Talking point: Prado stays MXGP – right decision?
Andy McKinstry: Not only is Jorge Prado arguably the best 250cc rider in the world but he’s also very intelligent for eighteen years old.
Growing up it’s no secret that Prado always had the dream to go to America and race the AMA Supercross. I remember speaking to Jorge’s dad when he was in the EMX125 class and he admitted he’d most likely head to America.
However, why the change of heart? Well, Prado has made the switch to the Italian side of KTM and working with Claudio de Carli. The pair have worked really well together and after his rookie year in MX2, de Carli was able to help Prado identify and improve his weaknesses. The year later he won the MX2 World Championship against a very tough competitor in Pauls Jonass.
Honestly, I think Prado will surprise a lot of people next year if he does end up going to MXGP (if he ends up losing the MX2 title next year he will most likely stay MX2 again). Let’s be honest, the Spaniard is probably the best starter in the world so you have to imagine that’s something that will continue in MXGP.
With good starts, it means he will get to see the pace at the front pretty much every single moto and with the talent he has it probably won’t take him too long to pick up the speed and intensity.
Some people seem to be worried that he hasn’t got the strength yet for the 450cc but he rides with so much technique I don’t think it will matter too much. Let’s not forget he will have a full winter’s preparation putting in the laps with Cairoli who’s not a bad training partner to have!
As for people wanting him to go and race Supercross, I personally believe MXGP is the hardest championship in the world so it’s nice to see him take on the challenge. At 22 he might decide to then go to America, who knows what the future holds for Prado. Most riders need to go early in their career but Prado is so good he could probably adjust to Supercross at 22.
Jonathan McCready: In one sense it would have been nice to see Prado in America, even for a couple of years until he gets a bit stronger for the 450. I think with his technique he could adapt to supercross fairly easily but he will still just be 22 when this new contract is up so there will be time if he still wants to race indoors and begin a new chapter of his career.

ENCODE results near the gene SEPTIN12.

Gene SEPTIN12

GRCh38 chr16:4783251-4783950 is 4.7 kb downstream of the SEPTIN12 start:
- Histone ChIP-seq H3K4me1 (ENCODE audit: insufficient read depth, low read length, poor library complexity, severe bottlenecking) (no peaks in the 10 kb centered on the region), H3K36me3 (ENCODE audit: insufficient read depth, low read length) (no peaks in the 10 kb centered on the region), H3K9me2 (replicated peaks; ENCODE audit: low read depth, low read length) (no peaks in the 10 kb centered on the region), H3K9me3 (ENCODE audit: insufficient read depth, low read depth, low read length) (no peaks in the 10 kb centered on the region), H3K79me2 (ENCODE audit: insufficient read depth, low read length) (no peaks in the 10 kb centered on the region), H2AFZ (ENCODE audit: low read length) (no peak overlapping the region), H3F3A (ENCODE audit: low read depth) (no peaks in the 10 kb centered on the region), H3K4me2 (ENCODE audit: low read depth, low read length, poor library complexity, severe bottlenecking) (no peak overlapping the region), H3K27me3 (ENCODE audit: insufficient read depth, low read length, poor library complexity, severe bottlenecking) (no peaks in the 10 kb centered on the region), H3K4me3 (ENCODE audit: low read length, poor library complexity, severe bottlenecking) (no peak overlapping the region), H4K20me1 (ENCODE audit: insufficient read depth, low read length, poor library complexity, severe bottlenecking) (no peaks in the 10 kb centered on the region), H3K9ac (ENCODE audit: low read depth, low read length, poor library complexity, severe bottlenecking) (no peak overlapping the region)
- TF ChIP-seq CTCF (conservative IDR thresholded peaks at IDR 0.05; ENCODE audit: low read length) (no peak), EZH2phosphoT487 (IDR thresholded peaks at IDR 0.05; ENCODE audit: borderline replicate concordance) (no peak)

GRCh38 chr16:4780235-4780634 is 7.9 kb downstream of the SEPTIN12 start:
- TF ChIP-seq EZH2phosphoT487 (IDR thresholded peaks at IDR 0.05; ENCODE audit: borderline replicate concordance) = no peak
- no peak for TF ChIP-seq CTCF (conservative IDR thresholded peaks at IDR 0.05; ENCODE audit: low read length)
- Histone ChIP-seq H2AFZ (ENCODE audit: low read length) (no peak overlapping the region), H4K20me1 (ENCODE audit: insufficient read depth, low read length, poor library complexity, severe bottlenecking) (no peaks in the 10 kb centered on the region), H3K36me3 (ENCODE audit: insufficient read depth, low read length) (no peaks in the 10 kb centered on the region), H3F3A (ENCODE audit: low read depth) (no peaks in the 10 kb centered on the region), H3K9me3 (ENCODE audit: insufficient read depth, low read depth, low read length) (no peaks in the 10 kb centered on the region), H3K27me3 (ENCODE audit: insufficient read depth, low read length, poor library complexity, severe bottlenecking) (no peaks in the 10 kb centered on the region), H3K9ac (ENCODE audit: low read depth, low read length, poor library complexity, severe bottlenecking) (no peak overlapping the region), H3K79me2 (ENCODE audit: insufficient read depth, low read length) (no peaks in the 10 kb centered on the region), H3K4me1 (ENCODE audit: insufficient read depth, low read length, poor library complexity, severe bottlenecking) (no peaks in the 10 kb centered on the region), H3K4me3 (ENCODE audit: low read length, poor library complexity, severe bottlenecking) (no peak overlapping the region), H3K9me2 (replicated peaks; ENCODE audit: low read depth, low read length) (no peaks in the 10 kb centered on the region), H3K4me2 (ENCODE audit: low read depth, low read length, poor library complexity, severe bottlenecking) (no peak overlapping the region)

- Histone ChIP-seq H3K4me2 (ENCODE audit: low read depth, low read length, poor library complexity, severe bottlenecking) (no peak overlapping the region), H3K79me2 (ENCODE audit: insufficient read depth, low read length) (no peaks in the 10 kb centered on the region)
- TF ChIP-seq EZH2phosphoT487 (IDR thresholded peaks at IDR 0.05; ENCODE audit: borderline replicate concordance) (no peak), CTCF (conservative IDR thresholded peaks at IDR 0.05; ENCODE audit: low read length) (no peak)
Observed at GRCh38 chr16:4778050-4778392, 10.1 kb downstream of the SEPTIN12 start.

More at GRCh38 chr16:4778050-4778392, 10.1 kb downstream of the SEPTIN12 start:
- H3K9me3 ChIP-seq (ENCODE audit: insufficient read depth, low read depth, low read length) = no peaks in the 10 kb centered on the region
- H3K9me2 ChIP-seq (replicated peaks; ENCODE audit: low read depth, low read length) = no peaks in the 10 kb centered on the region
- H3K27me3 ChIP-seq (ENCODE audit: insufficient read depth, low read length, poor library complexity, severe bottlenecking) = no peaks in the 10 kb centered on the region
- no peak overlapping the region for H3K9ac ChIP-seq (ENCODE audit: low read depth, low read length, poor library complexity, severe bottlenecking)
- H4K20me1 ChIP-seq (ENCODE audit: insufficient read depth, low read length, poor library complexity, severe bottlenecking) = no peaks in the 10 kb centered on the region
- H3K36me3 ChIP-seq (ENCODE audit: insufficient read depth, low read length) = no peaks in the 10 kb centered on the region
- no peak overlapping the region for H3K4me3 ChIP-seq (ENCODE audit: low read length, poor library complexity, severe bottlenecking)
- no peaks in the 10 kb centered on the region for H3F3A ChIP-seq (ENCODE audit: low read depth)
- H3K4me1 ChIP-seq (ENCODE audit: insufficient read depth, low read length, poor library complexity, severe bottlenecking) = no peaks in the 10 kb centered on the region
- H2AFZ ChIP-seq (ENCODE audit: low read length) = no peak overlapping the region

Right now his focus is motocross, and for MXGP it’s going to be great to have Prado going against Herlings and Gajser as well as Cairoli. It will certainly give Jeffrey Herlings extra food for thought, Prado is a fast learner, a great starter and doesn’t make many mistakes or ride the edge. With Tim Gajser only 22 as well and Herlings just 24, the future looks superb for the toughest motorcycling championship in the world.
It has become clear that, unless you want to be a supercross rider, you have to stay in MXGP to be the best motocross rider in the world. The elite level contracts are big for those in contention in MXGP and the risk and reward to going to the states to learn a new sport and a new life at Prado’s age, just when everything is going well in MXGP, isn’t always the best decision for your career, especially when MXGP is now regarded as globally prestigious as supercross if not more so.
Right now, with a great team behind him in DeCarli KTM, along with the experience of Cairoli alongside him, Prado has all he needs to reach his potential and win an MXGP premier class crown and that appears to be his priority, at least in the next four years.
While winning the title next year might be a tad unrealistic, as he is fairly small in stature and being launched into a very competitive class, Prado, with his holeshots, will learn the pace quickly and should be a threat for race wins and overalls when it all clicks.
Prado has all the tools to give Herlings, Cairoli and Gajser a run for their money, the only thing he lacks is experience but the talent and technique are already there. The premier class in motocross is about to get even more exciting as we enter a new decade of Grand Prix racing.